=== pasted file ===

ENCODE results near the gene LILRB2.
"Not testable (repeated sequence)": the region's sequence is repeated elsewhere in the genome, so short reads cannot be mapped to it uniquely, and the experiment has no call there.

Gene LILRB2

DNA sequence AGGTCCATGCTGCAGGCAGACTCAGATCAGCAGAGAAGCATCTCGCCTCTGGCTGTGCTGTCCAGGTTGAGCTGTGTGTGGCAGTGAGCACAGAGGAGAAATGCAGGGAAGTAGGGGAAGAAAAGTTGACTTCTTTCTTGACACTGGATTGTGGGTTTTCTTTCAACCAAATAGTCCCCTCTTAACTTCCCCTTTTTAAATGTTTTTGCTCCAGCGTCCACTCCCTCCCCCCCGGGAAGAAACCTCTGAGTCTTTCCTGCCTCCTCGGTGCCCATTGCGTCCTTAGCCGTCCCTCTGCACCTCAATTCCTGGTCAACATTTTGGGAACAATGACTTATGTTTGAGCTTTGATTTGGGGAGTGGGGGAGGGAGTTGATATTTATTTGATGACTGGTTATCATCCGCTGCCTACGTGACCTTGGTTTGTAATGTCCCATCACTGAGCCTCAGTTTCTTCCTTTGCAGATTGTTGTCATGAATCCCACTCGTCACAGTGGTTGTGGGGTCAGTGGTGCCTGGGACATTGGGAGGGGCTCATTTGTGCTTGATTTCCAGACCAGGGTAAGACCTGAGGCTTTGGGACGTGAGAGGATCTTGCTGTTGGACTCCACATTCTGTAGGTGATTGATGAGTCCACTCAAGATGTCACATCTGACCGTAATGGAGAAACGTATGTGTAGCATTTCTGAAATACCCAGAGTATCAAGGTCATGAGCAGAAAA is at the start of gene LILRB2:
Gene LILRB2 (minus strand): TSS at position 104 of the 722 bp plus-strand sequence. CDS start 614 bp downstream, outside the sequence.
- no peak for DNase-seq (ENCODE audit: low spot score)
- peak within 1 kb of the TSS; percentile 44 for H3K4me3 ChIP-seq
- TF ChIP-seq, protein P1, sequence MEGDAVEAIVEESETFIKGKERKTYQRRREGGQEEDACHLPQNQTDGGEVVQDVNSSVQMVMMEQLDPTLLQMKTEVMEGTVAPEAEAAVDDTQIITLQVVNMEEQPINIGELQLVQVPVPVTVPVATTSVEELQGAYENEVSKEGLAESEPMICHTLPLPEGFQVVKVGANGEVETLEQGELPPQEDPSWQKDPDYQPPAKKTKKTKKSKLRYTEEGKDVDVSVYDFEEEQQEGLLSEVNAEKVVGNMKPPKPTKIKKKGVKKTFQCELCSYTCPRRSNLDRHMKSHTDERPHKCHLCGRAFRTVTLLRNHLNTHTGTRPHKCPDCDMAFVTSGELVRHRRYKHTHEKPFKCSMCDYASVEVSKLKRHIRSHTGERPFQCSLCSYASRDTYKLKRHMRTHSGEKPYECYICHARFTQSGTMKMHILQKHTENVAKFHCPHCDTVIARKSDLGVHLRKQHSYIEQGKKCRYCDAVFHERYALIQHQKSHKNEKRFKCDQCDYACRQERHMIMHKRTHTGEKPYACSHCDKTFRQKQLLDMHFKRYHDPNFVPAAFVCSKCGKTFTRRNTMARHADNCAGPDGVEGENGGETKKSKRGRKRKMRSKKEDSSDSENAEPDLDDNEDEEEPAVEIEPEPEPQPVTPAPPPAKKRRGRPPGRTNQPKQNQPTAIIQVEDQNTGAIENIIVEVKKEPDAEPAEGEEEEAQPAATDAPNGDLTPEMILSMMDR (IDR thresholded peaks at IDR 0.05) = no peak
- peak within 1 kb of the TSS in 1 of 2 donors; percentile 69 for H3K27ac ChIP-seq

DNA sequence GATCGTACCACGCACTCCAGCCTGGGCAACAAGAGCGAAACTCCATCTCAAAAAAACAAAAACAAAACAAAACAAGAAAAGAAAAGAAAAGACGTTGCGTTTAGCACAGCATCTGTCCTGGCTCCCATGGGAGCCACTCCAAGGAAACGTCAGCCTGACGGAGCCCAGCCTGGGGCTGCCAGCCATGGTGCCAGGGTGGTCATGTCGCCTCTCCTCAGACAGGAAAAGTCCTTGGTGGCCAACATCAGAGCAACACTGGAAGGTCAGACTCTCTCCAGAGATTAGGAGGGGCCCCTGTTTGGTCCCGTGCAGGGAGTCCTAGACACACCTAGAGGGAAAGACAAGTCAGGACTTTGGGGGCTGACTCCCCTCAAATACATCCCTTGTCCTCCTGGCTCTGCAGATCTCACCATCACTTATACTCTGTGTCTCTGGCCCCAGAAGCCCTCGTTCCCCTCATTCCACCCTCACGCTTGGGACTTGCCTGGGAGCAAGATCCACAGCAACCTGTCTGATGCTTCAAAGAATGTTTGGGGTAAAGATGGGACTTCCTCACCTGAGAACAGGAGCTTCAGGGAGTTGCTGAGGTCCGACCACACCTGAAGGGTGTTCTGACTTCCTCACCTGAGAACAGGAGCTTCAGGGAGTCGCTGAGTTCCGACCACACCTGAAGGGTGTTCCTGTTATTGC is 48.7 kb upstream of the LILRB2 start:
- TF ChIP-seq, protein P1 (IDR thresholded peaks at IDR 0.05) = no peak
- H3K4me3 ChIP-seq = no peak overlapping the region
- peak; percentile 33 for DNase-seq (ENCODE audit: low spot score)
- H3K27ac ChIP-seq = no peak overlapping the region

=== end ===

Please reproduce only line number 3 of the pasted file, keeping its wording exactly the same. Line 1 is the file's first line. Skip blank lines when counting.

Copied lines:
Gene LILRB2